[UPDATED 2] SCOTUS Tosses Bump Stock Ban

See updates below.

Big news this morning.

Supreme Court Strikes Down Bump Stock Ban
In a 6-3 ruling, the Supreme Court held that the Bureau of Alcohol, Tobacco, Firearms and Explosives (ATF) exceeded its authority when it issued a rule classifying firearms equipped with bump stocks as machine guns. The case, Garland v. Cargill, challenged the ban enacted following the 2017 Las Vegas concert mass shooting, which it implemented by interpreting a federal law restricting the transfer or possession of machine guns to include bump stocks.

It looks like Clarence Thomas wrote the majority decision, so I’ve got some reading to do. I always enjoy Thomas’ decisions.

It looks like this is primarily based on violation of the Administrative Procedures Act. I tried to tell the ATF just that in my NPRM comments.

I expect I’ll have more on this after I finish reading the decision.

UPDATE: Yes, the ATF violated the APA by exceeding its authority.

Held: ATF exceeded its statutory authority by issuing a Rule that classifies a bump stock as a “machinegun” under §5845(b).

But, Thomas didn’t stop there.

A semiautomatic rifle equipped with a bump stock does not fire more than one shot “by a single function of the trigger.” The phrase “function of the trigger” refers to the mode of action by which the trigger activates the firing mechanism.

A clear, unequivocal, specific ruling that, not only did they exceed their authority, but that bump stocks do not turn firearms into machineguns. As I told them.

In fact, one might almost suspect that Justice Thomas read my NPRM comments. Or maybe my blog.

ATF argues that a shooter using a bump stock must pull the trigger only one time to initiate a bump-firing sequence of multiple shots. This initial trigger pull sets off a sequence—fire, recoil, bump, fire—that allows the weapon to continue firing without additional physical manipulation of the trigger by the shooter. This argument rests on the mistaken premise that there is a difference between the shooter flexing his finger to pull the trigger and pushing the firearm forward to bump the trigger against his stationary trigger.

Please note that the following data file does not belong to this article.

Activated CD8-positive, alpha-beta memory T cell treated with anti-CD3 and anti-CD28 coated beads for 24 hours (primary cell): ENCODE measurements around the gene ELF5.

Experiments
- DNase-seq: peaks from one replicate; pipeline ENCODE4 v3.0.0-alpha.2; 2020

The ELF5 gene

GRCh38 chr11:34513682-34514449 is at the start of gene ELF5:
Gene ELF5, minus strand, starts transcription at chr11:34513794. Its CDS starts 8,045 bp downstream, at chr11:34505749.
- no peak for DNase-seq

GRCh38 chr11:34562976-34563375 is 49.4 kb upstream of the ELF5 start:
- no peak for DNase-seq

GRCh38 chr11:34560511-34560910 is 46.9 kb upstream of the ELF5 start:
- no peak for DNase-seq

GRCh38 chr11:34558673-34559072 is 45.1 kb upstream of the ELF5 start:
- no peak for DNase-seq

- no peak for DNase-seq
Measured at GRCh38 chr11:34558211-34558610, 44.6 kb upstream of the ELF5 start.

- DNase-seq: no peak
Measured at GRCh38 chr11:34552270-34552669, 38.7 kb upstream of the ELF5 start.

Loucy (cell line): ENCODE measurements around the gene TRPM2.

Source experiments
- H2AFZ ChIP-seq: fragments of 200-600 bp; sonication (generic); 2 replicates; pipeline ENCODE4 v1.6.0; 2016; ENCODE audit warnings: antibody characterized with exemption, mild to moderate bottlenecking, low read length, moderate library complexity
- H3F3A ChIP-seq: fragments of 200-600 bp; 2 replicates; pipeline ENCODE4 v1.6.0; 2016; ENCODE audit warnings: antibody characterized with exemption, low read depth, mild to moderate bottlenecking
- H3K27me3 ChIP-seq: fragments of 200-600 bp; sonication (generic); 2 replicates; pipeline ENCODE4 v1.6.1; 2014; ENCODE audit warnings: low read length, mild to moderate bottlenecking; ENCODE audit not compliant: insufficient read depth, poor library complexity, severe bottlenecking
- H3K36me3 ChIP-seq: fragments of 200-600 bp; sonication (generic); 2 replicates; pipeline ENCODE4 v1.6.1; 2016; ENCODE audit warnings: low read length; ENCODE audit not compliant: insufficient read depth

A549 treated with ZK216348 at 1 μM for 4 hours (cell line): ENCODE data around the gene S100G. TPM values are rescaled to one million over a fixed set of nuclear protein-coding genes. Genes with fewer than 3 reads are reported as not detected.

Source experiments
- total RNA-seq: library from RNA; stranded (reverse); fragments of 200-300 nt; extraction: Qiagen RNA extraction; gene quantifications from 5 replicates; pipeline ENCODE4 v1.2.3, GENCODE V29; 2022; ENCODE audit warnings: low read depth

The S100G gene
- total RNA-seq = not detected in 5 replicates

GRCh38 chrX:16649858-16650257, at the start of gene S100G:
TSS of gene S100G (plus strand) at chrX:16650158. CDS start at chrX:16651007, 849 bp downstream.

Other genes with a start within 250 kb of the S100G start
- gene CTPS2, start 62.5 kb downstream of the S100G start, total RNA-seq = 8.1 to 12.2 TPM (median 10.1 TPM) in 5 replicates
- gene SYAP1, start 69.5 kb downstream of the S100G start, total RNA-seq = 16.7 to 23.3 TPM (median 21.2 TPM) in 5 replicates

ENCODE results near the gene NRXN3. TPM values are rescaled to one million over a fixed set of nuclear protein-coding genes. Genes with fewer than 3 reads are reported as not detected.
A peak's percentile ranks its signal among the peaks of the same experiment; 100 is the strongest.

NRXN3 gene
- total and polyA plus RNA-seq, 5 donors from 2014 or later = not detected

The law address function of the trigger, not function of the finger. And the off-arm movement needed to make the finger re-engage the trigger is volitional, not an “automatic” function of the firearm.

Thomas included picture for idiots. But apparently he should have drawn them in crayon for the real morons on the bench.

The dimwitted dissenting Justices — Kagan, Sotomayer, Jackson; go figure — were reduced to this: The ATF says they’re machineguns, therefore…

When I see a bird that walks like a duck, swims like a duck, and quacks like a duck, I call that bird a duck. A bump-stock-equipped semiautomatic rifle fires “automatically more than one shot, without manual reloading, by a single function of the trigger.

Those are the words of overly-emotive panty-pissers incapable of logic.

Added: This decision doesn’t specifically mention “Cheveron deference” (the idea that courts should defer to a federal agency’s interpretation of a law over that of the challenger), but they certainly did not give the ATF deference here. So that’s a good precedent for gun owners challenging other ATF abuses.

Hunter Biden: Guilty. Guilty. Guilty.

I’m seeing multiple reports that the jury reached a verdict in Hunter’s firearm trial. Guilty on all three counts.

Frankly, given that the crackhead self-incriminated in his memoir (and in text messages, photos and video on his laptop…) and even his “friendly” witnesses incriminated him, the verdict seemed a given.

His legal team’s choice of defenses seemed odd, too. He didn’t think he was addicted while he made the purchase. And He wasn’t under the influence while he purchased it.

It was pretty clear that he’d done what he was accused of, and that under the Gun Control Act of 1968 those were felonies. What his attorneys should have pushing was that those were not crimes until 1969, and that consistent with the BRUEN decision those laws are unconstitutional because there was no general historical legal tradition from the 18th and early 19th century of making drug users prohibited persons.

Heck, there was no such general, historical legal tradition until well after I was born in the latter half of the <20th century.

Will they appeal on those grounds? We’ll see.

Kangaroo Court